Angela Jones, Head of Student Support at the University of Essex, said: “Students at our University benefit from a wide range of support. We always seek to find new ways to improve opportunities for them to talk about their mental health and Chat with Charlie is a very welcome addition to our existing services. We are excited to be working with the Charlie Watkins Foundation.”

Read more about the Chat with Charlie service here:


Uni Mental Health Day 2018 – five things to look out for if you think your housemate is struggling

University can be a hard time for any student. It is probably their first time away from home, and usually they will be living with complete strangers. Couple this with the stress of coursework and you could have a recipe for loneliness, confusion, desperation and despair. If you’re worried about your housemate, here are five things you should look out for:

  1. Have they given up their interests? Perhaps your housemate used to play a lot of sport before coming to university, they could have even signed up to a university club, but they don’t seem to care much about it anymore.

  2. Has their sleeping pattern changed? Your normally active housemate is now generally fatigued throughout the day and restless at night.

  3. Are they eating more/less? You’ve noticed that your housemate seems to either be eating way more than usual, or not eating much at all.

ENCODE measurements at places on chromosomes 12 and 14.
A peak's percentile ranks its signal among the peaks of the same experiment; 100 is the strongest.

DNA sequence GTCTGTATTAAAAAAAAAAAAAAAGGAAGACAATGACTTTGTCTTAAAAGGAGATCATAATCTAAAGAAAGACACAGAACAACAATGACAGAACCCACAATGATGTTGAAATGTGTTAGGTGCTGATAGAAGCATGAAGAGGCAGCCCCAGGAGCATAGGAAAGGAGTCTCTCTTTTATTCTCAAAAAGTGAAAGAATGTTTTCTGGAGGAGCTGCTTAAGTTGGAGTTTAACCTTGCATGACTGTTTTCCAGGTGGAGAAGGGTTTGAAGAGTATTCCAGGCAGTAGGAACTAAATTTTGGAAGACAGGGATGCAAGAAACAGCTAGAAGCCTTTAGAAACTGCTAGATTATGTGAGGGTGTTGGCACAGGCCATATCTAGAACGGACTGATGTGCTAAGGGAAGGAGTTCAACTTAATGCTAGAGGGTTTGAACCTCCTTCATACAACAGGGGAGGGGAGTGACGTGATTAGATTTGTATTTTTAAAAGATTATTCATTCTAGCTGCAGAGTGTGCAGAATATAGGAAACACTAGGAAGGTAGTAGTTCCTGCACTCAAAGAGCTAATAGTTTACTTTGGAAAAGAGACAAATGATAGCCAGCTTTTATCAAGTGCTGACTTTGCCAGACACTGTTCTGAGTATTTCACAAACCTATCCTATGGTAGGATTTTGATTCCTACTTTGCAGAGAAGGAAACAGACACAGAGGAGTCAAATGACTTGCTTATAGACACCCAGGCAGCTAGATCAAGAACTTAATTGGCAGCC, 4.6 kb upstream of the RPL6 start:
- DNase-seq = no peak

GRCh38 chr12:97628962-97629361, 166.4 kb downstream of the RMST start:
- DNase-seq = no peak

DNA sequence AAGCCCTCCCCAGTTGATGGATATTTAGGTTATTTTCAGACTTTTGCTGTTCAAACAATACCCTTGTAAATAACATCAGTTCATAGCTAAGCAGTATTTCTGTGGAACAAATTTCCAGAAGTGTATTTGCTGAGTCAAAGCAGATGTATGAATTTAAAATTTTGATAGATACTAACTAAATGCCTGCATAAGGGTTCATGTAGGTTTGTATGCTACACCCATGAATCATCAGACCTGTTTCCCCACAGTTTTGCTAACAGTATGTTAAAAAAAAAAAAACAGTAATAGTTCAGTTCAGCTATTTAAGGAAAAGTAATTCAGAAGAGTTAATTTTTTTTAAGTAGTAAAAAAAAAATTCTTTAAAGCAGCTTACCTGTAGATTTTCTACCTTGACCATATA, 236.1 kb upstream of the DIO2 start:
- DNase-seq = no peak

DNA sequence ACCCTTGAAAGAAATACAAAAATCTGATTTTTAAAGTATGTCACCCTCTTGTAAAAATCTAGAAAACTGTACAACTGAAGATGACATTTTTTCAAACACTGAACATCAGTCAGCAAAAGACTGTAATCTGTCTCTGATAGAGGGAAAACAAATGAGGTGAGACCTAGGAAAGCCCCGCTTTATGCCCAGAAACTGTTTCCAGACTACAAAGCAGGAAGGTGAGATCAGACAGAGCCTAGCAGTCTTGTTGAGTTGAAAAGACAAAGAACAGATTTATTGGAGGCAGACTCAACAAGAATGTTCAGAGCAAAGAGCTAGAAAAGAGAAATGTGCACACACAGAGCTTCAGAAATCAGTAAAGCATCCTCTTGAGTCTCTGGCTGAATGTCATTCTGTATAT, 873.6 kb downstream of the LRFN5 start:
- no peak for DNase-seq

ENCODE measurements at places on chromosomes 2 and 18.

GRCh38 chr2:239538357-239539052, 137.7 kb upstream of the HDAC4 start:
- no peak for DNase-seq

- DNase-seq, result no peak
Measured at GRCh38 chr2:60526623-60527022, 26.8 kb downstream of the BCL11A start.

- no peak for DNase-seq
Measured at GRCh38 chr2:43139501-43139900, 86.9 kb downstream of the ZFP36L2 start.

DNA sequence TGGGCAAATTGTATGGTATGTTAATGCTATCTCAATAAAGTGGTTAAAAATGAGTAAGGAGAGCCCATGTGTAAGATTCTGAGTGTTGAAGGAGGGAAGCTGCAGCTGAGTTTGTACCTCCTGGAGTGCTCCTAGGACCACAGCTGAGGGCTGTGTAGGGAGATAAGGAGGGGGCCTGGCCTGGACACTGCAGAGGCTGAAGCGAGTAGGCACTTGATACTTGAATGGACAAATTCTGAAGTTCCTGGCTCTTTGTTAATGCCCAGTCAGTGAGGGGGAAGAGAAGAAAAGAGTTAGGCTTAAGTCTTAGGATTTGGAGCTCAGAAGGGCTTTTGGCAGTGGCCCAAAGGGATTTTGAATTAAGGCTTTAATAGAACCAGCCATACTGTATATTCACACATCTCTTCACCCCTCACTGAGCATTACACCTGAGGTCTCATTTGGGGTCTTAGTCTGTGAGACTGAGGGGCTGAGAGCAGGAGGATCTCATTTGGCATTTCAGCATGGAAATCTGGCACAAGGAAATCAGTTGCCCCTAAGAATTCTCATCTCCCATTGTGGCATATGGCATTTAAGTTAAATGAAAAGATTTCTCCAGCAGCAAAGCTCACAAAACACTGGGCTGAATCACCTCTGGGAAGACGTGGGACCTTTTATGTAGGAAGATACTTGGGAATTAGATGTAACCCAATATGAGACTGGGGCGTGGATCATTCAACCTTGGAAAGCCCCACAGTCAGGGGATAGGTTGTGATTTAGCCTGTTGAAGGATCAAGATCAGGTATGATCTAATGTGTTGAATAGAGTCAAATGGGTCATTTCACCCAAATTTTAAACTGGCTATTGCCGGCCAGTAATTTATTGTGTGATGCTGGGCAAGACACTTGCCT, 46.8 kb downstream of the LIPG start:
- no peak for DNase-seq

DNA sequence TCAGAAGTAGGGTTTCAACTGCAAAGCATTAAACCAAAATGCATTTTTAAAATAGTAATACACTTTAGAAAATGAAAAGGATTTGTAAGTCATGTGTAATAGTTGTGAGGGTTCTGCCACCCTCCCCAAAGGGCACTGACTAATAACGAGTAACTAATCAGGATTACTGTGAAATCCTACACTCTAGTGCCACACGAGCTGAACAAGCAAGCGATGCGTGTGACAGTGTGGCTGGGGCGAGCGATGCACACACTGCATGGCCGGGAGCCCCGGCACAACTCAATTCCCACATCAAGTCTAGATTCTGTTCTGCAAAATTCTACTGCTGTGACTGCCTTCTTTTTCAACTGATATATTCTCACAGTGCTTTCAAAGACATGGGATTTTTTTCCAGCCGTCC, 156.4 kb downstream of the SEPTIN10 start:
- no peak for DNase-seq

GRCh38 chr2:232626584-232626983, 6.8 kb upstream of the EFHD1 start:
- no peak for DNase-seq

4. Are they more irritable? Your housemate could be more snappy than usual and getting worked up about seemingly minor things.

  5. Have they increased ‘risky’ behaviour? Your housemate could be drinking more heavily or putting themselves in dangerous situations which they previously would not have done.

It is important to remember that the above can be a part of normal life in small doses. But if you notice that your housemate has been doing these more days than not for a period of two weeks or longer, they might be struggling with their mental health.

What can you do?

You have a couple of options if you think your housemate is struggling.

The first option is to approach them yourself if you feel comfortable to. If you do this, you need to have empathy, and you need to avoid taking their behaviour as a personal attack on you. Use wording such as: “I’ve noticed you seem a bit down lately, I just wanted to let you know that I’m here for you if you want to talk.” Avoid saying things like: “What’s wrong with you?”

If you’re housemate is open to talking, it might be useful to have resources to hand such as counselling services, or options the university might offer.

The second option is to let their family/friends know. If you don’t feel like you’re able to approach them, consider approaching people who are closer to your housemate.

Above all these options, remember to take care of yourself in the process, as it can be emotionally draining being someone else’s emotional support. Taking care of your own wellbeing will mean that you’ll be in a better headspace when your housemate needs your support.

There are always services that can help you if you need support. The Samaritans offer a 24-hour phone service for anyone who needs help, the number for this is: 08457 90 90 90.

Our vision for the Charlie Watkins Foundation can be found here. We are aiming to turn a problem into a solution for university students.